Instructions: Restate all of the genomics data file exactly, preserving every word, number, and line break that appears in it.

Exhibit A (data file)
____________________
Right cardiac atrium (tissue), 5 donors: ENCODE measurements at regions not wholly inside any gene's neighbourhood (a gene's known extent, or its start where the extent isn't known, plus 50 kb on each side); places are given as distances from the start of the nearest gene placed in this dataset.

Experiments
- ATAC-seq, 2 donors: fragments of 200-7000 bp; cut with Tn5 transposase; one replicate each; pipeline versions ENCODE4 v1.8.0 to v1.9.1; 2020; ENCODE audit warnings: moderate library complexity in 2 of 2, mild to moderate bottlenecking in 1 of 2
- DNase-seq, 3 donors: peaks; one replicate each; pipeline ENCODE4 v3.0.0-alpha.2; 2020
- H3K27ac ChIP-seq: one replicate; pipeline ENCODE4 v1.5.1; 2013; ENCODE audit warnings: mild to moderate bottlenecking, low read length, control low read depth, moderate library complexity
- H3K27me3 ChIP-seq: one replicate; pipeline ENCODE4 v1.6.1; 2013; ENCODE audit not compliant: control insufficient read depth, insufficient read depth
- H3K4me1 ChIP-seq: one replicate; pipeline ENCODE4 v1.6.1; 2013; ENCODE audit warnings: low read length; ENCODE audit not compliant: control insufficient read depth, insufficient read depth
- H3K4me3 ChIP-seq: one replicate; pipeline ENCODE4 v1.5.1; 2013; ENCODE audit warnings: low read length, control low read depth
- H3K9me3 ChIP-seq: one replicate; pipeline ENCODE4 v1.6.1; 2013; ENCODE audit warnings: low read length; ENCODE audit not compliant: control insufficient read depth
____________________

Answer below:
Right cardiac atrium (tissue), 5 donors: ENCODE measurements at regions not wholly inside any gene's neighbourhood (a gene's known extent, or its start where the extent isn't known, plus 50 kb on each side); places are given as distances from the start of the nearest gene placed in this dataset.

Experiments
- ATAC-seq, 2 donors: fragments of 200-7000 bp; cut with Tn5 transposase; one replicate each; pipeline versions ENCODE4 v1.8.0 to v1.9.1; 2020; ENCODE audit warnings: moderate library complexity in 2 of 2, mild to moderate bottlenecking in 1 of 2
- DNase-seq, 3 donors: peaks; one replicate each; pipeline ENCODE4 v3.0.0-alpha.2; 2020
- H3K27ac ChIP-seq: one replicate; pipeline ENCODE4 v1.5.1; 2013; ENCODE audit warnings: mild to moderate bottlenecking, low read length, control low read depth, moderate library complexity
- H3K27me3 ChIP-seq: one replicate; pipeline ENCODE4 v1.6.1; 2013; ENCODE audit not compliant: control insufficient read depth, insufficient read depth
- H3K4me1 ChIP-seq: one replicate; pipeline ENCODE4 v1.6.1; 2013; ENCODE audit warnings: low read length; ENCODE audit not compliant: control insufficient read depth, insufficient read depth
- H3K4me3 ChIP-seq: one replicate; pipeline ENCODE4 v1.5.1; 2013; ENCODE audit warnings: low read length, control low read depth
- H3K9me3 ChIP-seq: one replicate; pipeline ENCODE4 v1.6.1; 2013; ENCODE audit warnings: low read length; ENCODE audit not compliant: control insufficient read depth